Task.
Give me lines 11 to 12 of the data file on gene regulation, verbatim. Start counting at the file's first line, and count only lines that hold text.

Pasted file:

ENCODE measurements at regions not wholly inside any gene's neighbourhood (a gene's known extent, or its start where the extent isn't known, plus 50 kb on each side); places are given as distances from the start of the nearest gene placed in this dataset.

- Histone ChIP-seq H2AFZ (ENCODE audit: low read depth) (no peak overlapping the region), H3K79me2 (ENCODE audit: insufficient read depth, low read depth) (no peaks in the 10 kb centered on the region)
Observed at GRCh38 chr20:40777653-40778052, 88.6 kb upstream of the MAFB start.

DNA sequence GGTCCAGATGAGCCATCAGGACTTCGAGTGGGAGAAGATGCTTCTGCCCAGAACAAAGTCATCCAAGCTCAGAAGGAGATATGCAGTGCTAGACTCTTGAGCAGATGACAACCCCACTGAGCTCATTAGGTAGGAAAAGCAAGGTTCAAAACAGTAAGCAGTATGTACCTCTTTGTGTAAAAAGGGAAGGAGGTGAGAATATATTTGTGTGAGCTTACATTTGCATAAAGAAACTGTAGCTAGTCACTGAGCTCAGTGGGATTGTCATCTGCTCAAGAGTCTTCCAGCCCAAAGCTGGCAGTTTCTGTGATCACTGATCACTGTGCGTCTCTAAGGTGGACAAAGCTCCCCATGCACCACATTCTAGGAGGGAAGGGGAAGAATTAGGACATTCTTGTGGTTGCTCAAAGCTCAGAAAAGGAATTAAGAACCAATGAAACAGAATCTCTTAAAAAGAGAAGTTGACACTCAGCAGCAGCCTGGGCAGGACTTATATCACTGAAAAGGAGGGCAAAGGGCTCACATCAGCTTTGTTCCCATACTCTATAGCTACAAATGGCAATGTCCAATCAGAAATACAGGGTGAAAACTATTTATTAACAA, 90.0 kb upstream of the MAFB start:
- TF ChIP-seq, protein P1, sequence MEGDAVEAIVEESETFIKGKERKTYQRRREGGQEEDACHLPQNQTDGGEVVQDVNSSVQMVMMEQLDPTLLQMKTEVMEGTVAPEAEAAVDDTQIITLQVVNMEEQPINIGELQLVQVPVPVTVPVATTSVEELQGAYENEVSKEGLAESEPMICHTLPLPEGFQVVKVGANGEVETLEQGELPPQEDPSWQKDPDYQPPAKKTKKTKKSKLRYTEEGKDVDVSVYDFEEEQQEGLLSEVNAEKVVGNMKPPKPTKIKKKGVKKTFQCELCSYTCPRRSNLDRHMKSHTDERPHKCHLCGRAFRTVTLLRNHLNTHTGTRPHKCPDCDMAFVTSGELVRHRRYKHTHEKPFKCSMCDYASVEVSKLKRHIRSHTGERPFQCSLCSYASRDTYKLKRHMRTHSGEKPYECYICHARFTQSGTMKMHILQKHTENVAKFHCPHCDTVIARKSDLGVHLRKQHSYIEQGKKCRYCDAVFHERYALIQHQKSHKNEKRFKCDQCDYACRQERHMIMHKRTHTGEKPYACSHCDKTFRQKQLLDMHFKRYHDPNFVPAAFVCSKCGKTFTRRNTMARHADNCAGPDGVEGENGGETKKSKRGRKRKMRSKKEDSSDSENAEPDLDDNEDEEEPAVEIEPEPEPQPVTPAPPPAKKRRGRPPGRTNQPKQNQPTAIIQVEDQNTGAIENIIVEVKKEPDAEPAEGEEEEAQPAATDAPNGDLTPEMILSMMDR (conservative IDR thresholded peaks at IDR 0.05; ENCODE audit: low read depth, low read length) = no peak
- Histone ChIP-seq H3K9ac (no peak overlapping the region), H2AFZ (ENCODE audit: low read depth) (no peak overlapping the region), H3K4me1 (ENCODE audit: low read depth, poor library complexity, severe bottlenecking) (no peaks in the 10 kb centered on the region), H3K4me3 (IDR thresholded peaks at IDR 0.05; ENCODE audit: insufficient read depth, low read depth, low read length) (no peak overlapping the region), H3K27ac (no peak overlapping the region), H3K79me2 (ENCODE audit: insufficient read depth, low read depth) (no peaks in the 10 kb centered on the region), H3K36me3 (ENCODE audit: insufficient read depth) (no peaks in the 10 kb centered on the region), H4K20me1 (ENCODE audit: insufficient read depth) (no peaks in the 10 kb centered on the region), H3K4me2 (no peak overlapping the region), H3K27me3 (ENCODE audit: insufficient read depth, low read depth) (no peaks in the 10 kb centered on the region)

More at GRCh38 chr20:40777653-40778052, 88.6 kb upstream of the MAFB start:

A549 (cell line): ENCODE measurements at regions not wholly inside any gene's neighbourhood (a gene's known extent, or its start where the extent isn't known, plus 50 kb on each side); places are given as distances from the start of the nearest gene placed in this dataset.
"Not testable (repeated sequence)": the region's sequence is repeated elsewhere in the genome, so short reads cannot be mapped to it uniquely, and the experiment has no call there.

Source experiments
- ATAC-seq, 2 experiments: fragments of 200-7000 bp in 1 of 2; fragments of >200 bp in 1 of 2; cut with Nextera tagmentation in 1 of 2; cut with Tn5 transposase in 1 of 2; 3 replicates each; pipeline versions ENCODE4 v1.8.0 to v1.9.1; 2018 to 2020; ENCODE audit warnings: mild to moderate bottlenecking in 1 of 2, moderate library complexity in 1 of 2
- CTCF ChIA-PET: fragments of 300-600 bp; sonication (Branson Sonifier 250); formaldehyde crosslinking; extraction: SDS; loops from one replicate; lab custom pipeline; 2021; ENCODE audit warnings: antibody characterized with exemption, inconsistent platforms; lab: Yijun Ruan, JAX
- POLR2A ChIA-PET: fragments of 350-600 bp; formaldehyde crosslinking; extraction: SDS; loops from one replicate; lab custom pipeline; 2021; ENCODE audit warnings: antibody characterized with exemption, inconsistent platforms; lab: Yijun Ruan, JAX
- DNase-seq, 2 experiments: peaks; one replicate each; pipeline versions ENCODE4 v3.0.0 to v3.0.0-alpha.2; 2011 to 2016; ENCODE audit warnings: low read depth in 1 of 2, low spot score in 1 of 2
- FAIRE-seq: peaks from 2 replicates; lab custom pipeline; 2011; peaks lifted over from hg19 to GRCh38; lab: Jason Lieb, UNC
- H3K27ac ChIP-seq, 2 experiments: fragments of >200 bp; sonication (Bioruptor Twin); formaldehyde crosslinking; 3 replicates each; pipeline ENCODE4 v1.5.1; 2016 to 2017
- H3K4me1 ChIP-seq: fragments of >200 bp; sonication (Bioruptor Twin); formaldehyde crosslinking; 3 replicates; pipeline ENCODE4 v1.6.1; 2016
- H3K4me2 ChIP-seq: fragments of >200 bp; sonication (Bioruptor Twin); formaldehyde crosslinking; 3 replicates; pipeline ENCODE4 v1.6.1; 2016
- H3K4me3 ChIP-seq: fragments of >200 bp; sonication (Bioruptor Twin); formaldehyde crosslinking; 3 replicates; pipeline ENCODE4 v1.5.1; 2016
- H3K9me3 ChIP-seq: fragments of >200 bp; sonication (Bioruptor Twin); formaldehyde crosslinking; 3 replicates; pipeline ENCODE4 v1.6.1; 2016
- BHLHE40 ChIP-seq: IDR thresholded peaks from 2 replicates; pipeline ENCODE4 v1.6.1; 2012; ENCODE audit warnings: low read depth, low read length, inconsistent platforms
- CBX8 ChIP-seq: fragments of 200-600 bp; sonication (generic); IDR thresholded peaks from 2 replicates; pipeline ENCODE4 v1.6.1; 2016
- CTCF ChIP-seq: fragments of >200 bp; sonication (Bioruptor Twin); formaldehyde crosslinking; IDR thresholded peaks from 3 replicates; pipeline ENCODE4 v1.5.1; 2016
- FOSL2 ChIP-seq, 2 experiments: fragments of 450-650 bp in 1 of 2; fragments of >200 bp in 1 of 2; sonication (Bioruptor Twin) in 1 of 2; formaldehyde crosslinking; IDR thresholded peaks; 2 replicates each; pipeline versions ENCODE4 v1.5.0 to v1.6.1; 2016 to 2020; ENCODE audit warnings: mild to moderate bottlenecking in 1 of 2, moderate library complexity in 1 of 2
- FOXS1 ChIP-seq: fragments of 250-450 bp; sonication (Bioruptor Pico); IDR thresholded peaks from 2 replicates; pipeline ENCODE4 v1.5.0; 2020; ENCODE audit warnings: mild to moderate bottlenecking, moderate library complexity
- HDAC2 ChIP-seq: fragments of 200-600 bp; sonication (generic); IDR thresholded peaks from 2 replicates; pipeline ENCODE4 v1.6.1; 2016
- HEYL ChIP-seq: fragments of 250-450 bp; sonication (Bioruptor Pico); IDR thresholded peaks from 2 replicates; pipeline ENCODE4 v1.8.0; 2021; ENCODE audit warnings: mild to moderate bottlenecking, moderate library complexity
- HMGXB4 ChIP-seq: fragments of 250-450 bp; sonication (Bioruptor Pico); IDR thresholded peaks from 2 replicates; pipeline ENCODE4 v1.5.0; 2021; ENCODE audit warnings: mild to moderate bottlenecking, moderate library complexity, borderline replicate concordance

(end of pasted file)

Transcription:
- ATAC-seq, 2 experiments: fragments of 200-7000 bp in 1 of 2; fragments of >200 bp in 1 of 2; cut with Nextera tagmentation in 1 of 2; cut with Tn5 transposase in 1 of 2; 3 replicates each; pipeline versions ENCODE4 v1.8.0 to v1.9.1; 2018 to 2020; ENCODE audit warnings: mild to moderate bottlenecking in 1 of 2, moderate library complexity in 1 of 2
- CTCF ChIA-PET: fragments of 300-600 bp; sonication (Branson Sonifier 250); formaldehyde crosslinking; extraction: SDS; loops from one replicate; lab custom pipeline; 2021; ENCODE audit warnings: antibody characterized with exemption, inconsistent platforms; lab: Yijun Ruan, JAX